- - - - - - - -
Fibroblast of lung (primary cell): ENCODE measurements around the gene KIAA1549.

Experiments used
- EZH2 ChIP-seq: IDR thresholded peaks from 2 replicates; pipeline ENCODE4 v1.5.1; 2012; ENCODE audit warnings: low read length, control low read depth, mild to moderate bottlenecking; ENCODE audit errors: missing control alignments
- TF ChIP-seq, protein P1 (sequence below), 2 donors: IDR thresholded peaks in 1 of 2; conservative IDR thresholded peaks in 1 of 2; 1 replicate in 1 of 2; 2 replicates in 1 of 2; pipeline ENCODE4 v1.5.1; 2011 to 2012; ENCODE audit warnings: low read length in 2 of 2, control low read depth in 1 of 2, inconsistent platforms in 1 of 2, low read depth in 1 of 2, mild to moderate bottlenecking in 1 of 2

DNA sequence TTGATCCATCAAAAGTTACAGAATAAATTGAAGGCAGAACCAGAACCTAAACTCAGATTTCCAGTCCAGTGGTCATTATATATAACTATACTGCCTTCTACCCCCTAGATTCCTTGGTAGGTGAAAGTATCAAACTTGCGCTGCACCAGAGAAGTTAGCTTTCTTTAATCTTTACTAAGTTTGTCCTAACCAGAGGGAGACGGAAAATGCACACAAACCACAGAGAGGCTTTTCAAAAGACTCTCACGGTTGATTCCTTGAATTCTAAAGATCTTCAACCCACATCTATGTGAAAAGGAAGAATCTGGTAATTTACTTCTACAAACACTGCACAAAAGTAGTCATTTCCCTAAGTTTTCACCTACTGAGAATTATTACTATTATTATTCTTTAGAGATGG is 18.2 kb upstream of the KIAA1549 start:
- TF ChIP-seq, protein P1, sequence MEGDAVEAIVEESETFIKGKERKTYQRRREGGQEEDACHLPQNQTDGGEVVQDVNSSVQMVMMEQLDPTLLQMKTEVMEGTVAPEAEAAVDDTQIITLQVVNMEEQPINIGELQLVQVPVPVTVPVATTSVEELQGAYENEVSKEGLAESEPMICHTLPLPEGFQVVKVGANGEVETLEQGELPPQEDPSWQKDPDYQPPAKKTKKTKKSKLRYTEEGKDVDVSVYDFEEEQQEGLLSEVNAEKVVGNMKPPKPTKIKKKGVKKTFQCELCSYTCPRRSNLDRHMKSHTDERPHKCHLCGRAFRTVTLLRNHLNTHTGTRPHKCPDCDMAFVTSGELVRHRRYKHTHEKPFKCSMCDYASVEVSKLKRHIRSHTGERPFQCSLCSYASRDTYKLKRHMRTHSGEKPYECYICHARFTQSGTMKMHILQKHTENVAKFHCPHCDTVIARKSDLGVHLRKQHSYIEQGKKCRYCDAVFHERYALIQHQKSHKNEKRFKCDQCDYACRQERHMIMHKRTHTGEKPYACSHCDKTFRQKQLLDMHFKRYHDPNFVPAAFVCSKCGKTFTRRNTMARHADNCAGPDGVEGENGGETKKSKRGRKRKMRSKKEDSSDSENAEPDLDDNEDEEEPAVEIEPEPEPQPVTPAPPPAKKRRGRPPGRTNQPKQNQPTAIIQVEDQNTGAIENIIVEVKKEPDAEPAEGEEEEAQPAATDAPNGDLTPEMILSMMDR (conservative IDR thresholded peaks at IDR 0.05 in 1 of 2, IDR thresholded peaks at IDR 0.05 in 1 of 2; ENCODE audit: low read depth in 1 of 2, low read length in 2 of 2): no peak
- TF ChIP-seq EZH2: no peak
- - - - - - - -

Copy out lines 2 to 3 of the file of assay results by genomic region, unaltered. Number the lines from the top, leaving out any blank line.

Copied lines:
Experiments used
- EZH2 ChIP-seq: IDR thresholded peaks from 2 replicates; pipeline ENCODE4 v1.5.1; 2012; ENCODE audit warnings: low read length, control low read depth, mild to moderate bottlenecking; ENCODE audit errors: missing control alignments